Brow Beat

James Franco Sued for Fraud, Sexual Harassment by Two Students of Shuttered Acting School

James Franco seated among other guests.
James Franco seated at the 24th annual Screen Actors Guild Awards on Jan. 21, 2018, in Los Angeles. Christopher Polk/Getty Images

Lawyers for two women previously enrolled in James Franco’s now-closed acting school, Studio 4, filed a lawsuit in Los Angeles County Superior Court on Thursday accusing the film and television star and his partners of creating “an environment of harassment and sexual exploitation both in and out of the class.” They are suing for sexual harassment and fraud, among other charges, which Franco has denied through his lawyer.

Sarah Tither-Kaplan, who publicly accused Franco of misconduct along with four other women in a January 2018 article in the Los Angeles Times, was joined in the suit by another former student, Toni Gaal. According to the complaint: “As Plaintiffs experienced and observed, Studio 4 served no other legitimate purposes other than to dupe unsuspecting and often very young ‘students’ out of their money and talent to serve Defendants’ financial and exploitative desires.”

Among the many allegations detailed in the 34-page civil suit, Kaplan and Gaal single out a Sex Scenes master class “personally taught” by Franco himself, for which aspiring students were apparently required to be filmed simulating sexual acts as part of the audition process. “At no time did Franco or the Master Class provide students with any knowledge or guidance as to the logistics and sensitivities surrounding the filming of a sex scene,” according to the complaint, “such as those provided by the SAG/AFTRA guidelines regarding nudity and an actor’s rights.”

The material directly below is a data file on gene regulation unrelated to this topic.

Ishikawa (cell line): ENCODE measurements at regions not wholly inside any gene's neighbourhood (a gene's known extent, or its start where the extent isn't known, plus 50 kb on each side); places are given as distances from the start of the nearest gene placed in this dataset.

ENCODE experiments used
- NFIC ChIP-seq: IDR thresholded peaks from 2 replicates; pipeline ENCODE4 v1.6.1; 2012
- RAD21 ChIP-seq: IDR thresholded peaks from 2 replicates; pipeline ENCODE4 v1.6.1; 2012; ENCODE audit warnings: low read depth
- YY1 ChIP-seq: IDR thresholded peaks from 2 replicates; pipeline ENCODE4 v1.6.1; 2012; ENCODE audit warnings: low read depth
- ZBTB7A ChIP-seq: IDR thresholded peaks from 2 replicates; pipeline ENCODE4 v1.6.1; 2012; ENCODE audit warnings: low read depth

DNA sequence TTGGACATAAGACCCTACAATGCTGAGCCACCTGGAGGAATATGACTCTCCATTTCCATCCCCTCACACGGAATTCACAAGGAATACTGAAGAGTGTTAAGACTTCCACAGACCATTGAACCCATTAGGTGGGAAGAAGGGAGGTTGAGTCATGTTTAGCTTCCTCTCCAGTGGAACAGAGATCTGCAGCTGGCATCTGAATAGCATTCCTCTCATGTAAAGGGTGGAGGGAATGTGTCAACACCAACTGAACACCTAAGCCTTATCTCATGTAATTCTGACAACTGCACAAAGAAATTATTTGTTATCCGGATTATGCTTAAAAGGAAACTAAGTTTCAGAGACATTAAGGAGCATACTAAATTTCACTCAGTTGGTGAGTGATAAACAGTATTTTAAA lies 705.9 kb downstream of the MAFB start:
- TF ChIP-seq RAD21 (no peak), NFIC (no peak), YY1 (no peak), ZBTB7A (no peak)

Franco’s lawyer Michael Plonsker denied the accusations in a statement to the New York Times and said that “[Franco] will not only fully defend himself, but will also seek damages from the plaintiffs and their attorneys for filing this scurrilous publicity-seeking lawsuit.”

According to Tither-Kaplan and Gaal, students were not only enticed into performing nude scenes or simulated sex with often empty promises of roles in Franco’s productions, they were also allegedly threatened by members of the school when they took issue with its environment. One unnamed male student who had complained about the conditions at Studio 4 was reportedly called by Jay Davis, general manager of Franco’s production company Rabbit Bandini, and told, “This is how Hollywood is,” and that if he continued with his public objections, he would “never work again.” (Davis has not publicly responded to the allegations in the lawsuit.)

Franco, who is currently starring in the final season of HBO’s The Deuce and won a Golden Globe for his performance in The Disaster Artist, founded Studio 4 in 2014 through his Rabbit Bandini production company. The acting school closed its doors in the fall of 2017. Tither-Kaplan told the New York Times that she was particularly galled by Franco’s empty promises on late-night television made after the Los Angeles Times article’s publication, during which he had promised to “fix” anything he had done wrong. “There still has been no action, publicly, that shows me that these people know what they did is wrong and harmful and can’t been repeated,” she said.

Attorneys for the two women are actively seeking information from additional former students who believe they might qualify as victims for a larger class-action suit. Both the current and prospective class-action suits will pursue monetary damages as well as the return or destruction of any questionable video recordings depicting former Studio 4 students.